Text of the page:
India joins trilateral “dialogue” with US and Japan

By Deepal Jayasekera
7 October 2015

Indian External Affairs Minister Sushma Swaraj joined her US and Japanese counterparts, John Kerry and Fumio Kishida respectively, at last week’s inaugural US-Japan-India Trilateral Ministerial Dialogue. The meeting was held in New York September 29 on the sidelines of the United Nations General Assembly.

India’s participation in this new trilateral forum along with the US and its most important Asian-Pacific ally marks a new benchmark in India’s integration into the US “Pivot to Asia”—Washington’s drive to militarily-strategically isolate and encircle China.

The US has long been pressing India to join US-led trilateral and quadrilateral initiatives with Japan and its other key military partner in the region, Australia.

Later this month Japan will join “Exercise Malabar,” the annual Indo-US Indian Ocean naval exercise. When India last invited Japan to take part in the exercise in 2007, Beijing strenuously objected and by diplomatic demarche demanded that New Delhi, Tokyo, and Washington clarify whether the exercise was aimed at China.

To underline the importance of last week’s trilateral foreign ministers’ meeting, it began with a public session open to the media.

Neither the speeches made by the minsters in the public session nor the official statements issued at the meeting’s conclusion referred to China directly. However, various diplomatic code-words were employed that made clear that the “trilateral dialogue” is aimed at China.

According to a media note issued by the US State Department, the three countries “underscored the importance of international law and peaceful settlement of disputes; freedom of navigation and overflight; and unimpeded lawful commerce, including in the South China Sea.” Washington, with India’s support, has sought to cast China as the “aggressor” in the South China Sea, although it is the US that has encouraged its local allies like the Philippines and Vietnam to aggressively pursue their maritime territorial disputes with China. This includes denouncing Beijing for the land reclamation projects it is pursuing on South China Sea islets whose sovereignty is contested, while the US tacitly backs similar projects on islets under the control of its allies.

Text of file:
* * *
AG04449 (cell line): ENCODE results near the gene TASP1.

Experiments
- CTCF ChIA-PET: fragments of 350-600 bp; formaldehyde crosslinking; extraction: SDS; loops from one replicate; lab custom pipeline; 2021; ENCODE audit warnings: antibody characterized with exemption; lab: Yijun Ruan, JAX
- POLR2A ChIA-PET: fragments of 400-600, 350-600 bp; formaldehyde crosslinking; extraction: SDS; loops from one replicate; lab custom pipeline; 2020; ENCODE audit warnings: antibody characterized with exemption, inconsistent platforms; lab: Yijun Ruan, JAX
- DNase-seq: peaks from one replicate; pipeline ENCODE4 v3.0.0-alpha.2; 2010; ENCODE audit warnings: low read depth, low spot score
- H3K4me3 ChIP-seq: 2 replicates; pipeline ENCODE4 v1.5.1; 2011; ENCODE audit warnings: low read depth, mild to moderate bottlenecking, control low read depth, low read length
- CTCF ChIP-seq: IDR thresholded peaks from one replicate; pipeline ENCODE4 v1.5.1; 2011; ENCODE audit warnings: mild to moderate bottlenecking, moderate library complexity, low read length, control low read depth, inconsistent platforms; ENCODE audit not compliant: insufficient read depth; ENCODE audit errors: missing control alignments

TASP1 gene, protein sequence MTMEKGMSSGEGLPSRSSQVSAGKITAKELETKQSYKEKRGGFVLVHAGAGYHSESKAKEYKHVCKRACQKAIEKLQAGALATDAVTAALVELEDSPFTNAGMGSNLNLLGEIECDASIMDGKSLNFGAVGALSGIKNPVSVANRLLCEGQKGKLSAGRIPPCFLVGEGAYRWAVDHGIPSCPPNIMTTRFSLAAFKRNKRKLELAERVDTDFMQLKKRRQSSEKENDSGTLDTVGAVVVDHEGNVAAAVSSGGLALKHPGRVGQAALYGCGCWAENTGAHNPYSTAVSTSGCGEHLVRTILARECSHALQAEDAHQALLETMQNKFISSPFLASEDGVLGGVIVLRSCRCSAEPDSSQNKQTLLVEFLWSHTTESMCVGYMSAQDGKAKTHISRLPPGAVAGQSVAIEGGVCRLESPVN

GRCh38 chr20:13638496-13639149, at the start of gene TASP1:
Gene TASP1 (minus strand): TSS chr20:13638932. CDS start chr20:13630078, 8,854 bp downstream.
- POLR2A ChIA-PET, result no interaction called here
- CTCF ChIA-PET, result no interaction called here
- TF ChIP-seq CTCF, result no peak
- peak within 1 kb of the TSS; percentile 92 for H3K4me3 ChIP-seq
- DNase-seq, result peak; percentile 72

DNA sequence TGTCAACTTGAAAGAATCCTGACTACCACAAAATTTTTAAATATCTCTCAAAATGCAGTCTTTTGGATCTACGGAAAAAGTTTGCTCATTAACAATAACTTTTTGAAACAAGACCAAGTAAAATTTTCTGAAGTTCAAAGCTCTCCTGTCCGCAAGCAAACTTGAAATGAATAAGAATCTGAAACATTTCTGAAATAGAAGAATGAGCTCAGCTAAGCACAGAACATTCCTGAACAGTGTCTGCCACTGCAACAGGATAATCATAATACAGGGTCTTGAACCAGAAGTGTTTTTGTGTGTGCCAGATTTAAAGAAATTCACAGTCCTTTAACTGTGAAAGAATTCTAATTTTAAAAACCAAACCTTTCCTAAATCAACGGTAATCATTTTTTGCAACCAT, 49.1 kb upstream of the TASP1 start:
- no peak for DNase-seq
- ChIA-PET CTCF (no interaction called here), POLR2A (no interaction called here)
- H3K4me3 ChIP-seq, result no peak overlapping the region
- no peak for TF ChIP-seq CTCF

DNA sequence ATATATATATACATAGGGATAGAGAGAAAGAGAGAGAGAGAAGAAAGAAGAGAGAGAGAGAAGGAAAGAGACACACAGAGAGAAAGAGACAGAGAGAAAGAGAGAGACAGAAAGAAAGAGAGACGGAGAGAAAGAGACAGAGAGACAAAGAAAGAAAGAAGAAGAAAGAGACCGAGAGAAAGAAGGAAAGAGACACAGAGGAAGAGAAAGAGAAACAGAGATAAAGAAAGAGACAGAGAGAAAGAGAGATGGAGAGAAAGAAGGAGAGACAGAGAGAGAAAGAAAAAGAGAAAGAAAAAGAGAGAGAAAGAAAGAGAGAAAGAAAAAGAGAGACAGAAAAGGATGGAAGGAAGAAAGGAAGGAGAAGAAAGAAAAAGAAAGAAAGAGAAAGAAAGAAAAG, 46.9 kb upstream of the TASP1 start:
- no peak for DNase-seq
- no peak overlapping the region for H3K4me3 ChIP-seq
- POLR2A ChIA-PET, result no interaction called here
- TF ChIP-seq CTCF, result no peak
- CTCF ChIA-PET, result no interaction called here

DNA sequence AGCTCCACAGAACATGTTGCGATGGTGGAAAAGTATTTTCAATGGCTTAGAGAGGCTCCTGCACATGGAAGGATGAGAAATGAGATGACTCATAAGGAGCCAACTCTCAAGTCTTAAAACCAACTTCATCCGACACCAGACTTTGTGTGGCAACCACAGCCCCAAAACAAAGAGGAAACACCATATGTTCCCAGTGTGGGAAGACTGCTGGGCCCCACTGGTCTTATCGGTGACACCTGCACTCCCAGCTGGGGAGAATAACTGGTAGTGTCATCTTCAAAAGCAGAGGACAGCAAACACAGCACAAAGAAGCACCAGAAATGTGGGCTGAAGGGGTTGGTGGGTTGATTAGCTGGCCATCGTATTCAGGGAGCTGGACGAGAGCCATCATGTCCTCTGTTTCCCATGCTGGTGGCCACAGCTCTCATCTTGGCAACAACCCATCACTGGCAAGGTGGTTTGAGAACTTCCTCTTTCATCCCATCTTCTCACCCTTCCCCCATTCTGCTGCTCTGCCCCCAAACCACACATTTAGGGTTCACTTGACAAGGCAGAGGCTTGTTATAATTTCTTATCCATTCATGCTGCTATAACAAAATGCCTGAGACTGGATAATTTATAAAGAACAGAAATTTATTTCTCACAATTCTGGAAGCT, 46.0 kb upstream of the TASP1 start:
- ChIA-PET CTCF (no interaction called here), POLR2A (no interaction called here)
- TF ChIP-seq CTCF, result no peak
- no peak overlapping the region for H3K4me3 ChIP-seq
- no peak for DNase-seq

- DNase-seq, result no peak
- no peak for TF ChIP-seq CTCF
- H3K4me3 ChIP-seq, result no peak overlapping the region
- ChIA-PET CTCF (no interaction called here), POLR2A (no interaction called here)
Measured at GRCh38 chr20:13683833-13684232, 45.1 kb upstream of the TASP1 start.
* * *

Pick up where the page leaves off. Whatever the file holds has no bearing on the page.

The US State Department note added that, “The three countries agreed to work together to maintain maritime security through greater collaboration.” The US has been strongly encouraging India to develop a blue-water navy, with the aim of harnessing India to its plans to control the Indian Ocean and the South China Sea. Both waterways are vital to China’s foreign trade, including its energy imports, and are the focus of Pentagon plans to economically blockade China in the event of a confrontation by seizing key channels or “chokepoints.”

Swaraj, in her address to the trilateral meeting’s open session, said that the foreign ministers’ dialogue “highlights (the) increasing convergence of our strategic, political, economic, and security interests.”

She declared “the Asia Pacific and the Indian Ocean region” as vital to India’s “security and economic interests.” Employing language akin to that the Obama administration uses when it asserts an unfettered US right to patrol China’s coasts with its war ships and planes, Swaraj said that India has “always supported the freedom of navigation in international waters, the right of passage and overflight, unimpeded commerce and access to resources.”

Swaraj also insisted on the “strong connect between our discussions today and India’s Act East policy,” the name New Delhi gives to its drive to establish much closer economic and military-strategic ties with East and South-East Asia.

The US is supporting India’s “Act East” policy—indeed it is has repeatedly said that it is ready to help New Delhi in implementing it. This is both because the US wants to strengthen India as a counterweight to China and because it wants to greatly expand New Delhi’s implication in the region and in a way that India’s ties are interwoven with those of the US.

South East Asia is also hugely important for Japan, as it plays a vital role in its production chains.

Since the beginning of the century, India’s ruling elite has tilted ever more pronouncedly toward US imperialism, with which it is now allied in a “global strategic partnership.”